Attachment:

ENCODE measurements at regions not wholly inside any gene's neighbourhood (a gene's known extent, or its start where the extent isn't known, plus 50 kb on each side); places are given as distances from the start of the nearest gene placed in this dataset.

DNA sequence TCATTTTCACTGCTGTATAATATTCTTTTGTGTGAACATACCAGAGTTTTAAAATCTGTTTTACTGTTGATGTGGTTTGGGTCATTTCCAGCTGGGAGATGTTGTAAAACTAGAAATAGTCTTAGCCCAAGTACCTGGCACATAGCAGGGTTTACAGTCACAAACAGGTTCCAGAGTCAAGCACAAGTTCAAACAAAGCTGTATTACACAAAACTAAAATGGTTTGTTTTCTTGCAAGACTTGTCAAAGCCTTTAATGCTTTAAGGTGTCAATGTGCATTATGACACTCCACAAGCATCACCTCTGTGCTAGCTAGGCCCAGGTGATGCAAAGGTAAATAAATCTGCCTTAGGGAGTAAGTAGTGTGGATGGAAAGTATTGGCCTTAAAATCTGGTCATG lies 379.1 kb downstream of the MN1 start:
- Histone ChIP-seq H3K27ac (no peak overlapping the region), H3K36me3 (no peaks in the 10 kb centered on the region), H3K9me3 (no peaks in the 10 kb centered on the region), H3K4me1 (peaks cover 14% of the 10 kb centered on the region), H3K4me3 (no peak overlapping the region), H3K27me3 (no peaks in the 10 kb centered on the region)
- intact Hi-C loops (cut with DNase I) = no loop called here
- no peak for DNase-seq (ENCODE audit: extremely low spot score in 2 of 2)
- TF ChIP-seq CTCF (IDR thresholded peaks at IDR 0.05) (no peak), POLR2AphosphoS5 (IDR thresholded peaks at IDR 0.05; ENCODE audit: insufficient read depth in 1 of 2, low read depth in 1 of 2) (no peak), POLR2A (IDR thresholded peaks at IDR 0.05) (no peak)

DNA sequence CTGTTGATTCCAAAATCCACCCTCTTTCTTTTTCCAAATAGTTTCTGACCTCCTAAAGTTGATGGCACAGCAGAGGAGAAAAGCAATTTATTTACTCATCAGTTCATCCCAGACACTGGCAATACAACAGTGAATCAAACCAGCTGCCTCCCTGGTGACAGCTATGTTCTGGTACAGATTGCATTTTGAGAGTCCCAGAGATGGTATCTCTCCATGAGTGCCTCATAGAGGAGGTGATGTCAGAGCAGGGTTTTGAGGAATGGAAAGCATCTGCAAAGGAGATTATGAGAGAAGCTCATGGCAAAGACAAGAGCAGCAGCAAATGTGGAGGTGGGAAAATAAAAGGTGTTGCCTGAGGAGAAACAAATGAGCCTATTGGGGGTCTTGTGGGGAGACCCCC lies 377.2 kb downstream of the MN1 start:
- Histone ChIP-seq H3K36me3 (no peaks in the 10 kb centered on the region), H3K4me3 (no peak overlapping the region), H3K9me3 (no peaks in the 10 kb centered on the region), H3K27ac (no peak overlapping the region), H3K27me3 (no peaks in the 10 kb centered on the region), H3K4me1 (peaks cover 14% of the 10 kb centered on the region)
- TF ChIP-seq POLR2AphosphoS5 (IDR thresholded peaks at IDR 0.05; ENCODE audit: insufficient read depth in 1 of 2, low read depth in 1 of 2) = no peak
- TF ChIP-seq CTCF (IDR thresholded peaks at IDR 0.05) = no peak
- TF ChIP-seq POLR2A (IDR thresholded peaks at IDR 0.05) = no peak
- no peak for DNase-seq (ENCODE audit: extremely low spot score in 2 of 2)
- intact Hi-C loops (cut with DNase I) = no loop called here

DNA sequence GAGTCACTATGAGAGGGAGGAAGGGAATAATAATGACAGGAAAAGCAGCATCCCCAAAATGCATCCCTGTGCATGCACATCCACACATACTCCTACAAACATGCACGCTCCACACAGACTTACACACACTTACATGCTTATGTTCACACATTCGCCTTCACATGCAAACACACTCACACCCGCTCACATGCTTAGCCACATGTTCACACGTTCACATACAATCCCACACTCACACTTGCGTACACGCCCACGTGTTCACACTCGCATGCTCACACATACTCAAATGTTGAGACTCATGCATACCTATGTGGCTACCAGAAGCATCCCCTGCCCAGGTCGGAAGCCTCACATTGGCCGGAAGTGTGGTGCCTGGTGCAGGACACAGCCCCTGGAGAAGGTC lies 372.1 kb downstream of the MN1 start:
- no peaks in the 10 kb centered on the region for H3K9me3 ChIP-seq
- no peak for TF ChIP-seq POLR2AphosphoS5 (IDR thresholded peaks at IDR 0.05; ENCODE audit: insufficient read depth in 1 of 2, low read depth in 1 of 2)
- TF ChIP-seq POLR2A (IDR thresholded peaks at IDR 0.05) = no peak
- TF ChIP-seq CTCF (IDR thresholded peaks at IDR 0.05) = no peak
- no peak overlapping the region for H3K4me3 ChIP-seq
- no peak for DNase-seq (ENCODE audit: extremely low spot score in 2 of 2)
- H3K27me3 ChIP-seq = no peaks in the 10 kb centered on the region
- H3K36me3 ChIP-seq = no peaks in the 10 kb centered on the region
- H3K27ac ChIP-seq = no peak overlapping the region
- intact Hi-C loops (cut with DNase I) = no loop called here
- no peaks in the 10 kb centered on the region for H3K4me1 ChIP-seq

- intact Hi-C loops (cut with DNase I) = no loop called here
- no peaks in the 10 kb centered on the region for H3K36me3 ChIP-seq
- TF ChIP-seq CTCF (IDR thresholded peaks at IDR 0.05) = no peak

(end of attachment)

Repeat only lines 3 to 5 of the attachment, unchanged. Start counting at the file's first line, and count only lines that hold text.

- Histone ChIP-seq H3K27ac (no peak overlapping the region), H3K36me3 (no peaks in the 10 kb centered on the region), H3K9me3 (no peaks in the 10 kb centered on the region), H3K4me1 (peaks cover 14% of the 10 kb centered on the region), H3K4me3 (no peak overlapping the region), H3K27me3 (no peaks in the 10 kb centered on the region)
- intact Hi-C loops (cut with DNase I) = no loop called here
- no peak for DNase-seq (ENCODE audit: extremely low spot score in 2 of 2)